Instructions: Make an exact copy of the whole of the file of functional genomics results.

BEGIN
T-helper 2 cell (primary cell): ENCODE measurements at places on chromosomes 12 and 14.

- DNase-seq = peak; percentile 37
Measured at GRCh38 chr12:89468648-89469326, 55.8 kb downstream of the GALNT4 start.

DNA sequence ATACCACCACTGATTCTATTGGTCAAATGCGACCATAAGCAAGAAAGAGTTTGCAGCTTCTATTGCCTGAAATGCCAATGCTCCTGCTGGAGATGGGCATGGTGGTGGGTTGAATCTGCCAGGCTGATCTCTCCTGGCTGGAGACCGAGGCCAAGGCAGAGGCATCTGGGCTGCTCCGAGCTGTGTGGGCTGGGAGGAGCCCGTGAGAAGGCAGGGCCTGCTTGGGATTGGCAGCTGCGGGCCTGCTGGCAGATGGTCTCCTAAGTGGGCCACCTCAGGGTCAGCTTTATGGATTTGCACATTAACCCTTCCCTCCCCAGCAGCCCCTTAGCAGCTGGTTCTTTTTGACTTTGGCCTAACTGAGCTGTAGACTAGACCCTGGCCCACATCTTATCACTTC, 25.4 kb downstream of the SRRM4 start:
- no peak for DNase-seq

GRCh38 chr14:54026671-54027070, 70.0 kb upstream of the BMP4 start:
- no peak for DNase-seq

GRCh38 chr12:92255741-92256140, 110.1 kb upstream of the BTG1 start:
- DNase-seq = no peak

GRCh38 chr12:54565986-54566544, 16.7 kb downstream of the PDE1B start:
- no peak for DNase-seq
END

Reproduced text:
T-helper 2 cell (primary cell): ENCODE measurements at places on chromosomes 12 and 14.

- DNase-seq = peak; percentile 37
Measured at GRCh38 chr12:89468648-89469326, 55.8 kb downstream of the GALNT4 start.

DNA sequence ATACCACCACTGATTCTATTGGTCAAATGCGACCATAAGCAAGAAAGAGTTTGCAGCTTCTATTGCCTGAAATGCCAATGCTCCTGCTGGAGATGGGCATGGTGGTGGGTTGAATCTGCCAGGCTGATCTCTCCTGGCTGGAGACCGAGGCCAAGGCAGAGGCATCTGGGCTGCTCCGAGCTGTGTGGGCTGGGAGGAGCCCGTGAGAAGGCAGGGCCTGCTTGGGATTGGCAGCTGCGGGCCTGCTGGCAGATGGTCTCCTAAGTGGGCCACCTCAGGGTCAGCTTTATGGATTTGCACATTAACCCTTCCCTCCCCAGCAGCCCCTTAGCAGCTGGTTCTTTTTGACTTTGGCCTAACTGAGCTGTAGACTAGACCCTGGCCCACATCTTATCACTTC, 25.4 kb downstream of the SRRM4 start:
- no peak for DNase-seq

GRCh38 chr14:54026671-54027070, 70.0 kb upstream of the BMP4 start:
- no peak for DNase-seq

GRCh38 chr12:92255741-92256140, 110.1 kb upstream of the BTG1 start:
- DNase-seq = no peak

GRCh38 chr12:54565986-54566544, 16.7 kb downstream of the PDE1B start:
- no peak for DNase-seq